Tableau was back at the BBBT last week. Last year’s presentation was a look ahead at v8.2. The latest visit was a look back at 2014 and a focus on v9.0. Francois Ajenstat, VP Product Management, was back again to lead us through product issues. The latest marketing presenter was Adriana Gil Miner, VP Corporate Communications.
Ms. Gil Miner opened the morning with the look back at last year. The key point was thestrength of their growth. They are not only pleased with the year-over year growth, but thechart also shows last year’s revenue as a slice of revenue over Tableau’s lifetime. We’ll leave it simply as: They had a good year.
Another point in describing their size is that Adriana said they have 26,000 customer accounts. Some confusion with a later presentation number required clarification and this isn’t users, or even sites. We were told that the 26k is the number of paying company accounts. There were no numbers showing median account size or how far the outliers are on either extreme, but that’s a nice number for the BI space.
The final key point made by Adriana Gil Miner was localization. Modern companies almost all create products using unicode or other methods that allow for language localization, but Tableaus has made the strong push to provide localized software and data sets in multiple languages. My apologies for not listing them, there’s some weird glitch with my Adobe Reader that’s crashing only on their presentation while no other analyst is having the same problem, so I can’t provide a list. Please refer to your local Tableau rep for details.
Francois Ajenstat then took over. It was no surprise that his focus was on v9.0. He discussed it by focusing on nine points he views as key:
- Access to more data sources
- Answer more questions
- Improve the user experience
- Support analytics at scale
- Performance as a differentiator
- Support for mobile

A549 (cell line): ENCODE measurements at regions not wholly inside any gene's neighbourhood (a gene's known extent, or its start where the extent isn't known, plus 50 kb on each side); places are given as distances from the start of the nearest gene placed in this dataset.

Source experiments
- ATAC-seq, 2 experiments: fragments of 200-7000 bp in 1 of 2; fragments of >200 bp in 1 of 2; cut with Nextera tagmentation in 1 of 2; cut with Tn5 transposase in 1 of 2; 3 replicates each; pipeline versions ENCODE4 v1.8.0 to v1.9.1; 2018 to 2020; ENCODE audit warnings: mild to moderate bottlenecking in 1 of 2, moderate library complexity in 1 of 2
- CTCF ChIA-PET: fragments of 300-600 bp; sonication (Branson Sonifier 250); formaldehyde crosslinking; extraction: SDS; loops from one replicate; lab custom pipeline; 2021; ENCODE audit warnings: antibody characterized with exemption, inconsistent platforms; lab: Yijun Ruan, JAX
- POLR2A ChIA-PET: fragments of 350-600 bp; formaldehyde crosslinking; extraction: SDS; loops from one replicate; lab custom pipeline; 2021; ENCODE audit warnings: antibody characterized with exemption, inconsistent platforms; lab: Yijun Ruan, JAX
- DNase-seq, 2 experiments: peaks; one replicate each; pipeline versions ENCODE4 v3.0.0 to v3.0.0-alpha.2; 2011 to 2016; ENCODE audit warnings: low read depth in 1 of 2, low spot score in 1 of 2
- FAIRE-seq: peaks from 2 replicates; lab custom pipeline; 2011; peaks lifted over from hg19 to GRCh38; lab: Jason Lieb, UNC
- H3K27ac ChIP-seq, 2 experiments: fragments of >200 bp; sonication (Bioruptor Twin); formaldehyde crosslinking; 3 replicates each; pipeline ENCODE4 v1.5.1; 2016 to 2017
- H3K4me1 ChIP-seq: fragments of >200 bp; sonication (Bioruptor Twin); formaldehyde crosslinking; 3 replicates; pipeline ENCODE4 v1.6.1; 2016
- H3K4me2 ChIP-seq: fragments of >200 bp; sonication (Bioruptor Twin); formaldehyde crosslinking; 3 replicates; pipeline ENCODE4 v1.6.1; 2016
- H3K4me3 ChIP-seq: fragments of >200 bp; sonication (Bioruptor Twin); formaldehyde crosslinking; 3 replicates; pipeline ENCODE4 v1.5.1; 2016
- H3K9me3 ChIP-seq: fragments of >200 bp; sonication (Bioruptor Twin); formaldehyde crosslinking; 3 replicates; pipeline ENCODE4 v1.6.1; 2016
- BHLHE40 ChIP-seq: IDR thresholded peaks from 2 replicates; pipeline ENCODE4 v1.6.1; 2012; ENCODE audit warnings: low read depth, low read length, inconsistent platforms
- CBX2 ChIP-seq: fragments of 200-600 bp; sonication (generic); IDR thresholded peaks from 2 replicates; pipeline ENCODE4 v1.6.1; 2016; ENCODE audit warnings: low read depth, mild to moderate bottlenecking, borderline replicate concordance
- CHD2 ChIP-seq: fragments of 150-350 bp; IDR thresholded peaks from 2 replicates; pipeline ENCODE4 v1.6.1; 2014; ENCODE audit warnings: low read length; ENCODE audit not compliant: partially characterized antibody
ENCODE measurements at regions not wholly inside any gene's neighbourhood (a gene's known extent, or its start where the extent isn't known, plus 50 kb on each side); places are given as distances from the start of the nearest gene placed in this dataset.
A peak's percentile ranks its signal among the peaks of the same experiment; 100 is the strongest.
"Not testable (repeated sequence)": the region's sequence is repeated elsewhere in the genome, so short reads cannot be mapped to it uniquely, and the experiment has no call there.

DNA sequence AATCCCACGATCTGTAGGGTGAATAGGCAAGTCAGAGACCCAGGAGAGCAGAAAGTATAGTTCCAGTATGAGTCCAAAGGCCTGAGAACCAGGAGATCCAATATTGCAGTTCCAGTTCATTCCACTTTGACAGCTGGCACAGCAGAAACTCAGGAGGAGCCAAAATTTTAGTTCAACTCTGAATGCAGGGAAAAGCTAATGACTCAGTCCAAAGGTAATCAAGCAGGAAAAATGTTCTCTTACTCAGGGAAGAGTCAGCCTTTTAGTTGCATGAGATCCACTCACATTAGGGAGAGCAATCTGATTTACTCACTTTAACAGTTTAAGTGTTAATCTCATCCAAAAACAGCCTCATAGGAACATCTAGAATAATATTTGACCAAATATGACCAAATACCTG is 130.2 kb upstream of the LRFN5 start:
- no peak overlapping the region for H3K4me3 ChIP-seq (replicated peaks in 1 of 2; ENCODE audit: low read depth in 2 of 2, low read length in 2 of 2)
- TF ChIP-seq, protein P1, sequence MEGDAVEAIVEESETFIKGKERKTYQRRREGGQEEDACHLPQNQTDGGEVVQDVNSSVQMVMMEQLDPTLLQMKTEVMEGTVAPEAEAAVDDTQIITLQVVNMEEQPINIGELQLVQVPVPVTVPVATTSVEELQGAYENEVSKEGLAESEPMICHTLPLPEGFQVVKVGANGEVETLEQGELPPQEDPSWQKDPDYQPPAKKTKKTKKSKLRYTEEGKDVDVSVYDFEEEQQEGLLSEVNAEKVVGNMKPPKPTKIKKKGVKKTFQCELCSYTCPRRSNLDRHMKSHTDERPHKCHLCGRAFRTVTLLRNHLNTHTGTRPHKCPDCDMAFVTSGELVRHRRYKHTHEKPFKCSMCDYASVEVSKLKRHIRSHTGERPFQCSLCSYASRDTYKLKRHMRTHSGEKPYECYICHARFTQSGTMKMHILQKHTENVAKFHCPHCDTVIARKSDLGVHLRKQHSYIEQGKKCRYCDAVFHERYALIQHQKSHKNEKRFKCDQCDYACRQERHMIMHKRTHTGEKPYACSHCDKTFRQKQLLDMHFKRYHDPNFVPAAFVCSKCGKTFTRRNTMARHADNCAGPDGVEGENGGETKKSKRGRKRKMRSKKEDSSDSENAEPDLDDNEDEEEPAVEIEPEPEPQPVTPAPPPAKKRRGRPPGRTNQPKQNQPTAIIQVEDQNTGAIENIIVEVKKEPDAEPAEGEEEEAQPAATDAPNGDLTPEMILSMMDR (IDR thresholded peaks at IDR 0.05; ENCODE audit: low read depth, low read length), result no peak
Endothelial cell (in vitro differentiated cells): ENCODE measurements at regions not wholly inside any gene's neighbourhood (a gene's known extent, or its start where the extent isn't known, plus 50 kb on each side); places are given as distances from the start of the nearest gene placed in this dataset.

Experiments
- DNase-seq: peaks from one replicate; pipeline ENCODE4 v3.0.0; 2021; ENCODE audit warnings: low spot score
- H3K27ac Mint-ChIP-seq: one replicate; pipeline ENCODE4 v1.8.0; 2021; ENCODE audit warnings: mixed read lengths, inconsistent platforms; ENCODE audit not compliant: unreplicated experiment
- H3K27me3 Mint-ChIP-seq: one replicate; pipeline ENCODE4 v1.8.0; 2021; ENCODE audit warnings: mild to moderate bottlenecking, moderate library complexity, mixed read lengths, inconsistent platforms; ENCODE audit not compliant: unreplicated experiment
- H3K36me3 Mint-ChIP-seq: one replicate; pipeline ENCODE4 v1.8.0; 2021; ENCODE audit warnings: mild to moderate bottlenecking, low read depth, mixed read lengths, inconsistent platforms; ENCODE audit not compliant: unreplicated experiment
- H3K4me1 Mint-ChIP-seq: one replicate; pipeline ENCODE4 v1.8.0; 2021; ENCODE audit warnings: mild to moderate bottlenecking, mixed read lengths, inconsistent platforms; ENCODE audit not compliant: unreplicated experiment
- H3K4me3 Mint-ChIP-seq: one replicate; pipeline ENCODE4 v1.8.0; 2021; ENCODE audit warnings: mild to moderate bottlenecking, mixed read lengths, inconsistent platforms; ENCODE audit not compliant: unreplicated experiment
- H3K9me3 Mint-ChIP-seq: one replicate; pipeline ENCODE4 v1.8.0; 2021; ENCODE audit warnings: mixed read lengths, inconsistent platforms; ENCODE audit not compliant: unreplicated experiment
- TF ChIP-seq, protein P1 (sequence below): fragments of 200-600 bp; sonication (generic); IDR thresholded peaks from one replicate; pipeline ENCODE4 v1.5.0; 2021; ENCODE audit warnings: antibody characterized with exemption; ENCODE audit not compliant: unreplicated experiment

- Tableau Public redesign
- Coming out next quarter
If you look at those, you might question why that many bullets? For instance, when it comes out is just a schedule issue and doesn’t rise to the level of the others. Tableau Public’s redesign just seems to be the obvious end of focusing on better user experience and performance.
However, a couple sound the same but should be differentiated. Analytics at scale and performance improvements overlap but aren’t identical. Francois showed both what they did to improve performance on clustered servers, helping both bigger data sources and more simultaneous users, and also demonstrating that they’ve done some great optimization in basic analytics for individuals.
One of the best parts was the honesty, now that they’re close enough to releasing v9.0, in admitting that early versions ran slowly. They showed quotes from beta testers talking about major performance improvements. In addition, Tableau Public is a great source of testing real-word analytics. Mr. Ajenstat pointed out that they took the 100 most accessed visualizations in Tableau Public and analyzed performand differences, seeing a 4x increase in performance on average. While it’s always important to generate internal tests to stress potential use, focusing on how business really use the tool is even more important in ensuring performance is seen as good in day-to-day usage by knowledge workers, not only in heavy loads by analysts doing discovery.